It Spoke to Me – This Time!

For the past 25 years or so, I have typically entered each day using a Lutheran prayer book entitled “For All the Saints”. It is in 4 volumes (Year 1 and Year 2) following the church calendar. It has been a huge help to me to get started each day, which consists with 3 readings from the Scriptures, 2 prayers and a reading from church history, or of the many in the communion of the saints, most of whom have gone on before us. But at minimum, this is a soul orienting excercise and discipline, and I genuinely need all the help and orientation I can receive in this challenging and mystical relationship we call prayer.

 
However, this month I’d like to share a reading that IĀ  came across this week from a man that I have never heard of before, although having gone through these volumes for 25 years, I must have read this at least a few times previously. I simply do not either remember or was not terribly impressed with it. You may not be either. BUT….now being presently impressed, here it is. It’s written by F. Eppling Reinartz, taken from a radio sermon delivered on April 14, 1948, 5 months before I was born. It bears this title:
 
“If I Only Knew”.
 

Late one evening last spring I stood on a traffic island at the south entrance of the Union Station in Washington, D.C. Scores of us were there waiting for taxi cabs. Crowded near me were two young men. Their animated and troubled conversation revealed that one of them had soon to make a significant decision. Over and over again he said "Oh, if I only knew how to make up my mind." He was paralyzed at one of life's crossroads.

Now there are many practical advantages in being a Christian. One of the most thank-worthy is that our religion helps us make important decisions.

Christians don't find it easier to reach vital decisions than do others. Oh no! But our religion does give us insight and guidance which help us when, lacking them, we would find our thinking at a dead end.

For example, a Christian is humble in the presence of decision. He doesnt take himself too seriously. He knows that a yes or no from him will not change the order of the universe. So long as his heart is fixed on obedience to God, he knows that his wrong choices will be overruled by an all wise and just Providence. And what of right choices? No use boasting about them. They are God's gift.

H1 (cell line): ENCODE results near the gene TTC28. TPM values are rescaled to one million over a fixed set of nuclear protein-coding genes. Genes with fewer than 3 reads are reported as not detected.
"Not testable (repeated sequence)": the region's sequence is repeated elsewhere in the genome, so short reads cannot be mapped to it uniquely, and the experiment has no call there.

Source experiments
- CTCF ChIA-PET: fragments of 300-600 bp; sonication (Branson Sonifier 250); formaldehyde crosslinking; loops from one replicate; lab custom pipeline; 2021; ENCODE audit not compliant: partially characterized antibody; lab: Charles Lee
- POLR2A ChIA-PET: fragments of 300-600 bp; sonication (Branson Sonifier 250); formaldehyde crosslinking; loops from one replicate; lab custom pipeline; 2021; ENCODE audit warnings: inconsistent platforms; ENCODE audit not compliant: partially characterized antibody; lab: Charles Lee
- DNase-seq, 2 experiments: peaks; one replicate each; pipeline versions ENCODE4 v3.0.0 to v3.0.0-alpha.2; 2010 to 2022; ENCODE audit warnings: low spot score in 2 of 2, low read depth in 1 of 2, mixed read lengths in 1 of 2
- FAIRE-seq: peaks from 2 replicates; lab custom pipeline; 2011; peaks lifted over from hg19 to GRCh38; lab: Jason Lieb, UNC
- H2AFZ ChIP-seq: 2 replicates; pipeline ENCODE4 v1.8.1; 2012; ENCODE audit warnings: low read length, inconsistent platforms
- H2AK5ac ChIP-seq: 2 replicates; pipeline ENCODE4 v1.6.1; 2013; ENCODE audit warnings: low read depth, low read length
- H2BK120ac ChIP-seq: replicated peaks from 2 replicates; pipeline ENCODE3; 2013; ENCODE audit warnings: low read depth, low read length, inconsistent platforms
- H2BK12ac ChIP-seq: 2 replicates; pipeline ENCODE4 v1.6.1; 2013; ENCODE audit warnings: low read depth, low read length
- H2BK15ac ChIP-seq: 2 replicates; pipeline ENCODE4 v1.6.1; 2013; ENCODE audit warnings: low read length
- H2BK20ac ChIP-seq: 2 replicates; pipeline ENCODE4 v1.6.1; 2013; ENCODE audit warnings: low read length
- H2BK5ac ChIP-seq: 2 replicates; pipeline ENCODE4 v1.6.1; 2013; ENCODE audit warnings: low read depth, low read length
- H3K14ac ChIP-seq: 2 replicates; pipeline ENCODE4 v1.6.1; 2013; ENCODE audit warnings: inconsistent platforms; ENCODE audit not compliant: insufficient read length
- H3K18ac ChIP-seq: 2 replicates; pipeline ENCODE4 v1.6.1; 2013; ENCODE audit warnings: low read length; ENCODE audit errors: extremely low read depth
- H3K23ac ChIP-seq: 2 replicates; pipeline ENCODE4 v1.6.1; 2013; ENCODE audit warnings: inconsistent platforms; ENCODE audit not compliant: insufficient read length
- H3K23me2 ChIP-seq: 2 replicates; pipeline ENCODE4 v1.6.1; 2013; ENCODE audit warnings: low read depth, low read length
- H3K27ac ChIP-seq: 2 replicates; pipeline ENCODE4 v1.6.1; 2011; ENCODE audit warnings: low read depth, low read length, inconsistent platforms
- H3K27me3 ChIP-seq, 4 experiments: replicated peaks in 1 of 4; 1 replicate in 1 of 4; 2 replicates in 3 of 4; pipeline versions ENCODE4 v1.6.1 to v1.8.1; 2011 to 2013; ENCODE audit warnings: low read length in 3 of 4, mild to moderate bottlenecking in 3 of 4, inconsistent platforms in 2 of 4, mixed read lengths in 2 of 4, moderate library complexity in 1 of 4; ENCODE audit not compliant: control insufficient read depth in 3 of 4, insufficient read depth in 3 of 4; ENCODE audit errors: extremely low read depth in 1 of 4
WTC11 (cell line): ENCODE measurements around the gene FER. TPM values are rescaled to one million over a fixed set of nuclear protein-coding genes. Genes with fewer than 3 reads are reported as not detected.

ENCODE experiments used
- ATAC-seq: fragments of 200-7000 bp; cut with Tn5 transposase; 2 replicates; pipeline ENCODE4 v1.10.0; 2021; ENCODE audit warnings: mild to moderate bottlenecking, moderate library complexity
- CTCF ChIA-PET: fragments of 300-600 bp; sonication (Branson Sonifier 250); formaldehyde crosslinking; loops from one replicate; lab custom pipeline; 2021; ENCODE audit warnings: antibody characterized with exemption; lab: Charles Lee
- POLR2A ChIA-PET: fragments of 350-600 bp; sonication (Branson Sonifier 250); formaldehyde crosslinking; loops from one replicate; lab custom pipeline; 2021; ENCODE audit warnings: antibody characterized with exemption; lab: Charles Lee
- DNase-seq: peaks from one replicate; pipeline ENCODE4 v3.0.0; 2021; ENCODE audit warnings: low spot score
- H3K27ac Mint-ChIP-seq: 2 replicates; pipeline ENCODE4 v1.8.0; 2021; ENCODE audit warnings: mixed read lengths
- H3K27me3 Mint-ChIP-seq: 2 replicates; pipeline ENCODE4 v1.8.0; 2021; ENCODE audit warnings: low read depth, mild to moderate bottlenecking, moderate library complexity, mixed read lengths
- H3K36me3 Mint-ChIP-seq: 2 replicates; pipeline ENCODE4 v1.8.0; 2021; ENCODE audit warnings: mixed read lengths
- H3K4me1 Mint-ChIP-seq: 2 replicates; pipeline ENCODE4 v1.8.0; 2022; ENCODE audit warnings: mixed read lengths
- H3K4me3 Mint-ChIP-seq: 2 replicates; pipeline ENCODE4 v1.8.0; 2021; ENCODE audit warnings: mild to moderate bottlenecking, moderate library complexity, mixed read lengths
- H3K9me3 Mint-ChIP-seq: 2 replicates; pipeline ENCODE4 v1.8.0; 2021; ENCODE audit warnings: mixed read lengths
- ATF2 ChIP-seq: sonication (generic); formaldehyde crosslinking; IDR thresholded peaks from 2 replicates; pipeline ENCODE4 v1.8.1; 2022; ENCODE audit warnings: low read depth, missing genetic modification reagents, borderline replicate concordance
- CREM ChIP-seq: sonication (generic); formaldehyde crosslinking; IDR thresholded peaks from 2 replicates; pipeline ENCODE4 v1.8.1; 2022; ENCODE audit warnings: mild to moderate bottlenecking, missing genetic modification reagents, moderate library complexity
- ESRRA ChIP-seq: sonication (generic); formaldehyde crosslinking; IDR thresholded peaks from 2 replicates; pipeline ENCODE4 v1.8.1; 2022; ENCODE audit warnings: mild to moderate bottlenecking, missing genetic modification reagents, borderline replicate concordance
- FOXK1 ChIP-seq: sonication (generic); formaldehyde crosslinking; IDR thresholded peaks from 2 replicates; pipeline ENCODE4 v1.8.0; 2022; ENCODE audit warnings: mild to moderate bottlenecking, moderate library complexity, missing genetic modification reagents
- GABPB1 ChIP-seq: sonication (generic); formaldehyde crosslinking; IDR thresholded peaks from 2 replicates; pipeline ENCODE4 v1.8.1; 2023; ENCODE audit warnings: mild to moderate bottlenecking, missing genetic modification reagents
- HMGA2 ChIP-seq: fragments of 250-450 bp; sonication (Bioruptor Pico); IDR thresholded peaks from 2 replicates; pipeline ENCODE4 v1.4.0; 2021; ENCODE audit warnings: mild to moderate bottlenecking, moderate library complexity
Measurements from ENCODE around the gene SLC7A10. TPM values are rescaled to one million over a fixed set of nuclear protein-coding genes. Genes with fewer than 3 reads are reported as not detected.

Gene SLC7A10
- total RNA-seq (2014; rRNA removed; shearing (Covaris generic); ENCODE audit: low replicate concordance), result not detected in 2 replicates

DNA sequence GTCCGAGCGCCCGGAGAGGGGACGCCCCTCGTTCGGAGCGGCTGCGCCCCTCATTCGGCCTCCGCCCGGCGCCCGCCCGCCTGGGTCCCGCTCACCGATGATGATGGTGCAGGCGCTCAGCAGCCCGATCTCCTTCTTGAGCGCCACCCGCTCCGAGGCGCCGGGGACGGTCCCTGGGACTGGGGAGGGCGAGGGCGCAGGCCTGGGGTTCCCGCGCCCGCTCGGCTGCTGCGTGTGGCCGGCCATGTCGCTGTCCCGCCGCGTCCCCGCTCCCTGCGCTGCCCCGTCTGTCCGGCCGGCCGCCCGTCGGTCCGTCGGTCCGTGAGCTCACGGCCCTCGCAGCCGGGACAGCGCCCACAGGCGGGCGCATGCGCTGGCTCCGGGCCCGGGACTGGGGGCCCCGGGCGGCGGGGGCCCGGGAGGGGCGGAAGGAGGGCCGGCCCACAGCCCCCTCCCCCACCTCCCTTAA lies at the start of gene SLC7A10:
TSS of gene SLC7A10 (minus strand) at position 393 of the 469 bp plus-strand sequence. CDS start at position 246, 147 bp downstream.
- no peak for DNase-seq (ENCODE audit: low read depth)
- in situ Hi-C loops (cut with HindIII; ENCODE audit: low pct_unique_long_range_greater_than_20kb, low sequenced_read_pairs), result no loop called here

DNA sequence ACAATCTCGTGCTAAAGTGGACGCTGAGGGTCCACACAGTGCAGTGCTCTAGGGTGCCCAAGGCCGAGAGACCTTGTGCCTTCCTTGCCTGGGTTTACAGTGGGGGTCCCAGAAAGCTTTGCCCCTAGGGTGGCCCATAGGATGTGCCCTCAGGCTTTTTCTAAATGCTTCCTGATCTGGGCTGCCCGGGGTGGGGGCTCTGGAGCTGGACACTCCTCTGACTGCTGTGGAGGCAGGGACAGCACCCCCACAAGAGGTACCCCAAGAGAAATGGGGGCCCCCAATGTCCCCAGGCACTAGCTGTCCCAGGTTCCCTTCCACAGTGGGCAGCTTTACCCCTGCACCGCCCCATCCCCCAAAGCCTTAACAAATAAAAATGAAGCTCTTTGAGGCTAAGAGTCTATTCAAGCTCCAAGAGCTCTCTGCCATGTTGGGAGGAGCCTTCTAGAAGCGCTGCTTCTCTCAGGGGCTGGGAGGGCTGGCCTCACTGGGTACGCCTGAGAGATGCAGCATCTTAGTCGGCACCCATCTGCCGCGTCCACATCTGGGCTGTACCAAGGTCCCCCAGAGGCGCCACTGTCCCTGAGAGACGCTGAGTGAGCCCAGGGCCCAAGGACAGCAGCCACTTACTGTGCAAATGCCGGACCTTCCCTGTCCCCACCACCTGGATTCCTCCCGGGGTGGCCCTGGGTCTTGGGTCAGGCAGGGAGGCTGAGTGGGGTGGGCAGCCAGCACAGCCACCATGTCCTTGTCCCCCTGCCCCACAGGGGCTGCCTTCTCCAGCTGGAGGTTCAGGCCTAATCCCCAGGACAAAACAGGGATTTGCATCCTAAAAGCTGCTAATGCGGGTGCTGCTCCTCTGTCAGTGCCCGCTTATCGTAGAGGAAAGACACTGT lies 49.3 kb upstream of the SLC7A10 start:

This humility also makes Christian believers teachable. They freely seek the guidance of God through yielding prayer. That clears the track for a train of thought making limited stops. This tractible somethingĀ  in a godly person causes him to ask for counsel of trustworthy friends. Merely to make the honest statement of pros and cons of a decision in the presence of one who accepts Christian standards of value is often to reach fixed and firm resolves at once.

God does not demand that our choice of roads be made only from the signposts seen at a given intersection. He goes far beyond that . He supplies us with a reliable sense of spiritual direction. The fixed intentions of Jesus Christ control the path his followers elect. He reminds us of mountain peaks and stars by which he has taught us to guide. He encourages us to look back over our years to see among them the past providences which clarify present choices.

I cherish the memory of a friend of mine who insisted that the Spirit of God does his most helpful work with our minds when we are asleep. He maintained that when our concious mind surrenders control, then the Mind of God can go to work on all the snarled and fouled lines of our thought and feeling and lay them clear. Said he, "When a Christian facing a decision, says, "I'll sleep on it", he means "I'll surrender this all quietly to God through the night"----You may be sure that whether that surrender is made while waking or sleeping, it gets results. "Rest in the Lord. Wait patiently for him and he will give you to know your heart's desie"

I encourage all who are able to attend the ARC regional conference in Mansfield on October 22. It sounds great plus you’ll be able to hear Tom Kelby, the soon coming presidet of the ARC. Wish I could be there but I am otherwise serving my wife as she launches an art fair and the beginnings of a new art group in Minnesota related to The Dandelion Seed Company. Nothing written yet in stone but Sue is full of faith and hope for this new direction.

 
Great peace and blessing to all of you


Ned